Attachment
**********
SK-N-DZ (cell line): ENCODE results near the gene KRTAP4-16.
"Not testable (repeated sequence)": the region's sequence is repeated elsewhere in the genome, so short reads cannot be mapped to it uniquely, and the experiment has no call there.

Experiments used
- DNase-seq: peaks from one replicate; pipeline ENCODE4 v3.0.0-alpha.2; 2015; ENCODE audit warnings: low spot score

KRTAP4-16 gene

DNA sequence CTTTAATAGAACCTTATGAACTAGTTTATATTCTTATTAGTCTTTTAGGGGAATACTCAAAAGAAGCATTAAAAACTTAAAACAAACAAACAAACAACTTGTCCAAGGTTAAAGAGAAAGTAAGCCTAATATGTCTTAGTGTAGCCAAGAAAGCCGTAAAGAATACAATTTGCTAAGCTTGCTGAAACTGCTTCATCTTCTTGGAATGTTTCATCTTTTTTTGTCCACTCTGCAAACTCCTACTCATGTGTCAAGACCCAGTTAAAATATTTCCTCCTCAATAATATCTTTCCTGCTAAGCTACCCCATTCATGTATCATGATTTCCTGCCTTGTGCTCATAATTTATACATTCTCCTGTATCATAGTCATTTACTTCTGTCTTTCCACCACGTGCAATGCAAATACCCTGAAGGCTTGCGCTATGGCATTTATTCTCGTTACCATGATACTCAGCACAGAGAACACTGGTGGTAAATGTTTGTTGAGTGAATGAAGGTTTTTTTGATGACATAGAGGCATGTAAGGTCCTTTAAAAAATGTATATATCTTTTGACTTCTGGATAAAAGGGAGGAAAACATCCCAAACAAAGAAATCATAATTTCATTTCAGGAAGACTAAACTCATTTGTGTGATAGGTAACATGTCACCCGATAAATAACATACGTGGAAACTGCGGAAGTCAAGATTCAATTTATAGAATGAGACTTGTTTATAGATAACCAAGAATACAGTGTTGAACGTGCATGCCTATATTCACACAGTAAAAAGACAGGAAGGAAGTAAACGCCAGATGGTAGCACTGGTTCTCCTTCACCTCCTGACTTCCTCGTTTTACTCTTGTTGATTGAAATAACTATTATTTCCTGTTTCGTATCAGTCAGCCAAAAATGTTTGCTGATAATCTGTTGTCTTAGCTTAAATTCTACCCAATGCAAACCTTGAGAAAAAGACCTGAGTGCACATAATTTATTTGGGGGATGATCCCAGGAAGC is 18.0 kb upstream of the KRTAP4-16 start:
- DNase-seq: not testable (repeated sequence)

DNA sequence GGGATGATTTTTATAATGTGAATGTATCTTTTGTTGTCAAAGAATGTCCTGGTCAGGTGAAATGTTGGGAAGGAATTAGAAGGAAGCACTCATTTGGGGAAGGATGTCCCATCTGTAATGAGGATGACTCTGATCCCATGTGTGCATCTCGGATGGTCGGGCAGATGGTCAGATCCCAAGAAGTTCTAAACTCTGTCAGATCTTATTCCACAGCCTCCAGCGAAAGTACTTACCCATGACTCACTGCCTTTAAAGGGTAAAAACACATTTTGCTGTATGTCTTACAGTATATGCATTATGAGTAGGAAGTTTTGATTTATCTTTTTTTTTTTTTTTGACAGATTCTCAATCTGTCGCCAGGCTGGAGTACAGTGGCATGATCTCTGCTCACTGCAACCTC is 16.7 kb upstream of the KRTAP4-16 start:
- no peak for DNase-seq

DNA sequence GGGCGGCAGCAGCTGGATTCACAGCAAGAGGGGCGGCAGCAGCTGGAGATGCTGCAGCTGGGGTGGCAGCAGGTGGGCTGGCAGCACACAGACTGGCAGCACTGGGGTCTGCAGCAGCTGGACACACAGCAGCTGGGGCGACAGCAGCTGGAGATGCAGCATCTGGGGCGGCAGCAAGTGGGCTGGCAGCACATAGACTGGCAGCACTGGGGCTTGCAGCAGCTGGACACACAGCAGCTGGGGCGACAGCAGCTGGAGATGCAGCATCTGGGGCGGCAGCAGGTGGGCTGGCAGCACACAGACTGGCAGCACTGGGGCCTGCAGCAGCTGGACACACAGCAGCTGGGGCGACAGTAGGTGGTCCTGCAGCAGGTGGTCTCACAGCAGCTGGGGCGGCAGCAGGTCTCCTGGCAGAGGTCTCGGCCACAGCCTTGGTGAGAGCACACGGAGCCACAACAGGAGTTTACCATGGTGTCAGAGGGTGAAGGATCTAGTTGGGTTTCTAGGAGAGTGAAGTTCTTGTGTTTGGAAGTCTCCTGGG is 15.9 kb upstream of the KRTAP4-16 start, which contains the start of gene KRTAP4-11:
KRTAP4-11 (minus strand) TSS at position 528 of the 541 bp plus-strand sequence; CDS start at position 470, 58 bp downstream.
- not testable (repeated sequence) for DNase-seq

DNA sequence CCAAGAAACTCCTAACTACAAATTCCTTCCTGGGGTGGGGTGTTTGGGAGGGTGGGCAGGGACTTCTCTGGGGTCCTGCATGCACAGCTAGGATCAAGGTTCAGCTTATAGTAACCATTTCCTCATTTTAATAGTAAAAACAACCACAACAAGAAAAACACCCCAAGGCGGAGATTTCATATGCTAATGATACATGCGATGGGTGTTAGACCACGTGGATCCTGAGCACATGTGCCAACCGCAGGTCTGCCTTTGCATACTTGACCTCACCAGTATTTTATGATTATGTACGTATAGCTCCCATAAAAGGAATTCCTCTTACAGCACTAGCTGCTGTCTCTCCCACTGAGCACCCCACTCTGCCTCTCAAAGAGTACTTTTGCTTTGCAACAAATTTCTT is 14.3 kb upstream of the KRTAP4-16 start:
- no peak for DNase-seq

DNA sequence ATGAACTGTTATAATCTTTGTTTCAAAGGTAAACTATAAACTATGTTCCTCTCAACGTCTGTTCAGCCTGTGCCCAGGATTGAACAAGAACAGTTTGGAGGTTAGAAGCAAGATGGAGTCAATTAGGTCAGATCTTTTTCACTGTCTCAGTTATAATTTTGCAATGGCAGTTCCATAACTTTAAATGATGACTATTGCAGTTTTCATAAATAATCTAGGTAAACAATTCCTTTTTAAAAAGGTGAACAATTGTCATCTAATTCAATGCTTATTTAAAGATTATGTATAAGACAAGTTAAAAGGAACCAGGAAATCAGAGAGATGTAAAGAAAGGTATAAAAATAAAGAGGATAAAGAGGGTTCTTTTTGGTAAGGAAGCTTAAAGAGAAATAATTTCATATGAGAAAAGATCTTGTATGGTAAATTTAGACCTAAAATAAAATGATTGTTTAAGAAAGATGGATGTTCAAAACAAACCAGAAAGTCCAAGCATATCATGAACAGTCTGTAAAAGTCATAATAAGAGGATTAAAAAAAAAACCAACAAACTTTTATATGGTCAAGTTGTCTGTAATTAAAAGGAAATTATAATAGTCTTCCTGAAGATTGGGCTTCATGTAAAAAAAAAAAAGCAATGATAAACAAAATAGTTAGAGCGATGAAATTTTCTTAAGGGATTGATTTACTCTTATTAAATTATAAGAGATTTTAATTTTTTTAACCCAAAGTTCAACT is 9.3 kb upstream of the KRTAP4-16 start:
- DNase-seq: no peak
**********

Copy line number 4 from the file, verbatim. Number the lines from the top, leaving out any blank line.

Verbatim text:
- DNase-seq: peaks from one replicate; pipeline ENCODE4 v3.0.0-alpha.2; 2015; ENCODE audit warnings: low spot score